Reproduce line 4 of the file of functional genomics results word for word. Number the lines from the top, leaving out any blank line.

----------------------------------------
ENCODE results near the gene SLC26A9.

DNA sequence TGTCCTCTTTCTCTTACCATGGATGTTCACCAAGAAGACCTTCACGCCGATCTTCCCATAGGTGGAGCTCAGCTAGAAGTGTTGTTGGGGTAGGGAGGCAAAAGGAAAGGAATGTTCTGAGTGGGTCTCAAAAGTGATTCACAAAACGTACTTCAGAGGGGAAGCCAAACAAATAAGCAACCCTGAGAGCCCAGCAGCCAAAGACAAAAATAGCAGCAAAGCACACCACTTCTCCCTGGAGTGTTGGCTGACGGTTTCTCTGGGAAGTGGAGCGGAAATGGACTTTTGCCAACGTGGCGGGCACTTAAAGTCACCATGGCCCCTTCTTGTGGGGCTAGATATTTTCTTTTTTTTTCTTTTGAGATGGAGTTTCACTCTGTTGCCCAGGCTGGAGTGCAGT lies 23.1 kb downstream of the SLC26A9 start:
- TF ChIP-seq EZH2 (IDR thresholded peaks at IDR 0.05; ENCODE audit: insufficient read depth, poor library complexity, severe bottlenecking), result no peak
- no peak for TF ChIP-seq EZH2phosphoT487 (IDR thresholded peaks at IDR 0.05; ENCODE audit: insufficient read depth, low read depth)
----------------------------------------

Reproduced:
- no peak for TF ChIP-seq EZH2phosphoT487 (IDR thresholded peaks at IDR 0.05; ENCODE audit: insufficient read depth, low read depth)